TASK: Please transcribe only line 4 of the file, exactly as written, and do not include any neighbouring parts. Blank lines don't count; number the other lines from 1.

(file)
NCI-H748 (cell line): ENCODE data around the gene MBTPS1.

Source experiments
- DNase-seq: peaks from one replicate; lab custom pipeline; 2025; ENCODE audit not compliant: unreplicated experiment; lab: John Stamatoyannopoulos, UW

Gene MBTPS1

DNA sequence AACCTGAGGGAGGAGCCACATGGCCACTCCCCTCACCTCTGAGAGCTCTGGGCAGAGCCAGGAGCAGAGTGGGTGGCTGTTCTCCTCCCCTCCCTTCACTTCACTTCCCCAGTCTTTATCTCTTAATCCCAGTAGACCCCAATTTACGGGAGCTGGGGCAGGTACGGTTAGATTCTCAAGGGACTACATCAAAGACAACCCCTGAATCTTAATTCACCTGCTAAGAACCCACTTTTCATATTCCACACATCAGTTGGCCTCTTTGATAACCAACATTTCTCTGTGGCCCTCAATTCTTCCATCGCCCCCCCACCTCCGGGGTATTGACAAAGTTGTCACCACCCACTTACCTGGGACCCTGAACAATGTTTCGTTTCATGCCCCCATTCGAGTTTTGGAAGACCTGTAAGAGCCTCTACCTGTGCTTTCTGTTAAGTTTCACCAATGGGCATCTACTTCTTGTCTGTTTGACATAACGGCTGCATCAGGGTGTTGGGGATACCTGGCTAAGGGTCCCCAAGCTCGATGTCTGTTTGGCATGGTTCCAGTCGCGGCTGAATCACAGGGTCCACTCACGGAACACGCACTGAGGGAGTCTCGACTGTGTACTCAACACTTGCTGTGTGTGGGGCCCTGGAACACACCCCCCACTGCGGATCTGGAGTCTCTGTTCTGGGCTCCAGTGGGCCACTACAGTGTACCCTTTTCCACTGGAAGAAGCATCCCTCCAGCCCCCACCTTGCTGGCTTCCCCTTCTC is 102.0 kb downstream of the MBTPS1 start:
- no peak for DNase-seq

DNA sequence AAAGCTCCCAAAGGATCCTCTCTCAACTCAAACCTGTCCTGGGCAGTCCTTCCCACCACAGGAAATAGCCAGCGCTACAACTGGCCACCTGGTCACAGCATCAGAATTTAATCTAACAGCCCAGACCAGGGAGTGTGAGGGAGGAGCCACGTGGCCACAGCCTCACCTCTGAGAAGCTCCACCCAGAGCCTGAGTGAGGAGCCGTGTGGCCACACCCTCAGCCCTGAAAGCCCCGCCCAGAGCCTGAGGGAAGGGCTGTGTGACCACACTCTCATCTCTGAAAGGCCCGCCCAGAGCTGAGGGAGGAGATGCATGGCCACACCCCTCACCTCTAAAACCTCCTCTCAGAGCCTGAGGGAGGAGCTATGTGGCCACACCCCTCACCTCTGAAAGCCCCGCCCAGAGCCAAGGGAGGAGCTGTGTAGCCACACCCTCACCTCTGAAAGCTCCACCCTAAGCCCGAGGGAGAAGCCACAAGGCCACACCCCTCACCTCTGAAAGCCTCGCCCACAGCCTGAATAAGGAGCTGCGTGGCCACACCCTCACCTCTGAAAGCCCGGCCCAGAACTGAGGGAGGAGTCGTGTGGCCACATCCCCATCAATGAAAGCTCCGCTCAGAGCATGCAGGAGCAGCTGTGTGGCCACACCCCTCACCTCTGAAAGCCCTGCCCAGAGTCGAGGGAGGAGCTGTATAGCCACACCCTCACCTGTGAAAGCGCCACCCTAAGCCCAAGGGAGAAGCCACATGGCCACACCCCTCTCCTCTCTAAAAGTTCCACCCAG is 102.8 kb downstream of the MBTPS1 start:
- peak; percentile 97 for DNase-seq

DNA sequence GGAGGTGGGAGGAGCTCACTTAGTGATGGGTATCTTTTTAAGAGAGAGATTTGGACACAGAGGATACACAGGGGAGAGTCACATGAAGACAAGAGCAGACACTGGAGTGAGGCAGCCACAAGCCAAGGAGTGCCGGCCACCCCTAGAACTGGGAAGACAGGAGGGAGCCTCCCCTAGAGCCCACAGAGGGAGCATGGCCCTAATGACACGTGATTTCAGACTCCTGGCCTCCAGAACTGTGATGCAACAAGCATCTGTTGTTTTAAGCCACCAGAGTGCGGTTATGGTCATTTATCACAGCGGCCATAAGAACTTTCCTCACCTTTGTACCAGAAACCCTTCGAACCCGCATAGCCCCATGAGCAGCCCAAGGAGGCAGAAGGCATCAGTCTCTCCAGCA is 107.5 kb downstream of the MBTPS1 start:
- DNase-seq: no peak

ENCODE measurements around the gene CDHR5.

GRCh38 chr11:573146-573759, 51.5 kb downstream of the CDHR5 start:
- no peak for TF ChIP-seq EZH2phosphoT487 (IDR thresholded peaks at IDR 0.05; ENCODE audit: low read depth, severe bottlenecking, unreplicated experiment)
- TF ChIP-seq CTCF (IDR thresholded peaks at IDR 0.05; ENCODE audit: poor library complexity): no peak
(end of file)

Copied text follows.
Gene MBTPS1